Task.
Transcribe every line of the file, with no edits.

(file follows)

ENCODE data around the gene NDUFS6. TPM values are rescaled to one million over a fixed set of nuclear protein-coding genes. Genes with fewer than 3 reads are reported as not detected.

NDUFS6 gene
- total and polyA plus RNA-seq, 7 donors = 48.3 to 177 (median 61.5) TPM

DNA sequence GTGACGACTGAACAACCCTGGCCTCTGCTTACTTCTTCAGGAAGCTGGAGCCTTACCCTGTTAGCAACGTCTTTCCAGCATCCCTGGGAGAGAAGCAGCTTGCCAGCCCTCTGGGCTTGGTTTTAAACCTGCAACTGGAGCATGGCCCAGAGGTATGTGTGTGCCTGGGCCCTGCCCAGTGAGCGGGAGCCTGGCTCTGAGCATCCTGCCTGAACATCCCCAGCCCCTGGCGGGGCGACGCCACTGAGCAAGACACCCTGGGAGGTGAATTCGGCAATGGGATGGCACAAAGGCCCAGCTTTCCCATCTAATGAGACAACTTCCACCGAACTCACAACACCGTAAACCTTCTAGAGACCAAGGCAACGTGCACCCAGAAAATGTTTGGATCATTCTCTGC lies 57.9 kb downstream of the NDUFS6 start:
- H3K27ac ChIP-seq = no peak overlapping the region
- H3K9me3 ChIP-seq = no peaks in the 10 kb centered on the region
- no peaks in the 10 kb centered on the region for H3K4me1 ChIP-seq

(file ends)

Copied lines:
ENCODE data around the gene NDUFS6. TPM values are rescaled to one million over a fixed set of nuclear protein-coding genes. Genes with fewer than 3 reads are reported as not detected.

NDUFS6 gene
- total and polyA plus RNA-seq, 7 donors = 48.3 to 177 (median 61.5) TPM

DNA sequence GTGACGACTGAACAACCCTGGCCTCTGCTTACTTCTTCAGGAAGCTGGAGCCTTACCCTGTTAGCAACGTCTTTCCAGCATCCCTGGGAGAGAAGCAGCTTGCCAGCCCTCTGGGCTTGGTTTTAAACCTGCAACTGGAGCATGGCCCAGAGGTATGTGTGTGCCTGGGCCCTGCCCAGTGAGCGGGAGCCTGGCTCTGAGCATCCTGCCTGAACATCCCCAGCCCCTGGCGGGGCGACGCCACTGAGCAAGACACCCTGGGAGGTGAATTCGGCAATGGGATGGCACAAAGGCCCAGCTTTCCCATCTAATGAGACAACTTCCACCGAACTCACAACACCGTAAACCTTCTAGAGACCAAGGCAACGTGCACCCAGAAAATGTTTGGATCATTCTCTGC lies 57.9 kb downstream of the NDUFS6 start:
- H3K27ac ChIP-seq = no peak overlapping the region
- H3K9me3 ChIP-seq = no peaks in the 10 kb centered on the region
- no peaks in the 10 kb centered on the region for H3K4me1 ChIP-seq